Friday, December 27, 2013

They Don't (Paint) 'em Like They Used To . . . .

With the upcoming release of my first nonfiction book, 666 HAIR-RAISING HORROR MOVIE TRIVIA QUESTIONS (Post Mortem Press), I've been thinking a lot about how I got here.  I've been pondering my lifelong fascination with "things that go bump in the night", and I've done a lot of reminiscing on the seminal books/movies/etc that made me what I am today.

     With that in mind, I wanted to do something just for fun:  a list of the movies that scared me the most when I was a kid.  Note that I'm not talking about the movies themselves.  In some cases, I didn't see them until years later (and there's at least one title on this list that I've never seen).  It was the cover art on those old VHS tapes that kept me awake at night.  Oh, the countless hours I spent hanging out in the Horror section of the video stores (remember those?) while my dad browsed for something to watch!  Of course, it wasn't uncommon to find that the films inside those bulky clamshell cases didn't live up to the nightmare fuel promised on the outside.  Like the song* says, the chase is better than the catch.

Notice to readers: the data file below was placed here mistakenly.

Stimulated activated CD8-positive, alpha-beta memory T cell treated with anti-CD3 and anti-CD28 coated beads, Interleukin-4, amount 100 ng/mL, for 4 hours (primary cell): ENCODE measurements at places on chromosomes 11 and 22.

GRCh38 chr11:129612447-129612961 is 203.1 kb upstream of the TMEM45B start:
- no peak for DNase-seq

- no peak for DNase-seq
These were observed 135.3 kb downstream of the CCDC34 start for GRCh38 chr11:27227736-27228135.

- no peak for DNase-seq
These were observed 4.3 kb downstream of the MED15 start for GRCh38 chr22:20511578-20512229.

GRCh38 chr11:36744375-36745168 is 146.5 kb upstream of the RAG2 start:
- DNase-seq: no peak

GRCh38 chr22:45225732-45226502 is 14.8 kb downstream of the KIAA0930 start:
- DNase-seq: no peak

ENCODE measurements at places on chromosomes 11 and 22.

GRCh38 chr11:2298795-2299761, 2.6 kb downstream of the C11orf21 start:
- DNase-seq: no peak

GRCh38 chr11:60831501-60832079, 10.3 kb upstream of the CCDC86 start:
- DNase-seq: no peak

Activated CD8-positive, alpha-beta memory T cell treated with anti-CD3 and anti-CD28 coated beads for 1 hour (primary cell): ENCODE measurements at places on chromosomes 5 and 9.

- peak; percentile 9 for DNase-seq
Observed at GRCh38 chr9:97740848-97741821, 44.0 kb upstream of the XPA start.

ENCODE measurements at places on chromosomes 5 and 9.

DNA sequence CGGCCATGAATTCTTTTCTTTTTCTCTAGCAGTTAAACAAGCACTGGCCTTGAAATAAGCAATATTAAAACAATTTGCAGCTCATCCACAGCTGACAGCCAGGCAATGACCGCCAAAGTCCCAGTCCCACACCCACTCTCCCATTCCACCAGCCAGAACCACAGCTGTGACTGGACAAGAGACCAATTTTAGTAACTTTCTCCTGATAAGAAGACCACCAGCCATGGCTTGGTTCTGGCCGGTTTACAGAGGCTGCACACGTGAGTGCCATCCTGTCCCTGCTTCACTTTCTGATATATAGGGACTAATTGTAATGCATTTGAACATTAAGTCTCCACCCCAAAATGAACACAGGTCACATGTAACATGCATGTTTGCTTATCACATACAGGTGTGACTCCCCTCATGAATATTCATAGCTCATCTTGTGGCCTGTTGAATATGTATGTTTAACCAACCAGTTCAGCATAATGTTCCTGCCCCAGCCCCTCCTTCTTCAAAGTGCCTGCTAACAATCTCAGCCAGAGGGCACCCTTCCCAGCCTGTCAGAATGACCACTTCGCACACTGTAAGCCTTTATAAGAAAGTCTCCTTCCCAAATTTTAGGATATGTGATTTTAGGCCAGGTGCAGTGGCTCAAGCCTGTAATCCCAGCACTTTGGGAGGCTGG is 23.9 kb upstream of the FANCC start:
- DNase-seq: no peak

In any event, this jaded old horror fan has been chasing that feeling ever since . . . that mix of terror/infatuation as I stared at the images on those video boxes, the "real world" fading to a dull murmur around me 'til Dad finally came looking for me with his rentals in hand . . . .

     I'd be willing to bet, if you're reading this, you know exactly what I'm talking about.  Hit me up, friends -- I'd love to hear about the movie art that made an impression on you, back in the day.  They don't make 'em like they used to, do they?